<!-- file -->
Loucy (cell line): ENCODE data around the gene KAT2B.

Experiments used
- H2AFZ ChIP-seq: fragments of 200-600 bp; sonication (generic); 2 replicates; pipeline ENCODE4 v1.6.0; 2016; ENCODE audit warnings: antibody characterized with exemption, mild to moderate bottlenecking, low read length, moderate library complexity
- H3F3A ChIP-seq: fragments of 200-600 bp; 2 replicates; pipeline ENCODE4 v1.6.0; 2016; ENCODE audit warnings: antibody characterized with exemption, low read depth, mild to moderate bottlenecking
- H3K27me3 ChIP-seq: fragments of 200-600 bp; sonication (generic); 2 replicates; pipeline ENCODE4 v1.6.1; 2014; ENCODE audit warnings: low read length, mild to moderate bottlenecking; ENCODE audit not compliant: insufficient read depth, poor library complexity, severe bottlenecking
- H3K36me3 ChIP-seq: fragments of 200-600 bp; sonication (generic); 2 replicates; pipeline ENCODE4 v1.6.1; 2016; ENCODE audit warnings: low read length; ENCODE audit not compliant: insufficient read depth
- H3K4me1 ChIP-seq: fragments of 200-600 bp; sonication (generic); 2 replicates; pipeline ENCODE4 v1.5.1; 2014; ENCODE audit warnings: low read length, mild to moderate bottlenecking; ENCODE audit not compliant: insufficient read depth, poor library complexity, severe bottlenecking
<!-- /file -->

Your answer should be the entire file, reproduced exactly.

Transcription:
Loucy (cell line): ENCODE data around the gene KAT2B.

Experiments used
- H2AFZ ChIP-seq: fragments of 200-600 bp; sonication (generic); 2 replicates; pipeline ENCODE4 v1.6.0; 2016; ENCODE audit warnings: antibody characterized with exemption, mild to moderate bottlenecking, low read length, moderate library complexity
- H3F3A ChIP-seq: fragments of 200-600 bp; 2 replicates; pipeline ENCODE4 v1.6.0; 2016; ENCODE audit warnings: antibody characterized with exemption, low read depth, mild to moderate bottlenecking
- H3K27me3 ChIP-seq: fragments of 200-600 bp; sonication (generic); 2 replicates; pipeline ENCODE4 v1.6.1; 2014; ENCODE audit warnings: low read length, mild to moderate bottlenecking; ENCODE audit not compliant: insufficient read depth, poor library complexity, severe bottlenecking
- H3K36me3 ChIP-seq: fragments of 200-600 bp; sonication (generic); 2 replicates; pipeline ENCODE4 v1.6.1; 2016; ENCODE audit warnings: low read length; ENCODE audit not compliant: insufficient read depth
- H3K4me1 ChIP-seq: fragments of 200-600 bp; sonication (generic); 2 replicates; pipeline ENCODE4 v1.5.1; 2014; ENCODE audit warnings: low read length, mild to moderate bottlenecking; ENCODE audit not compliant: insufficient read depth, poor library complexity, severe bottlenecking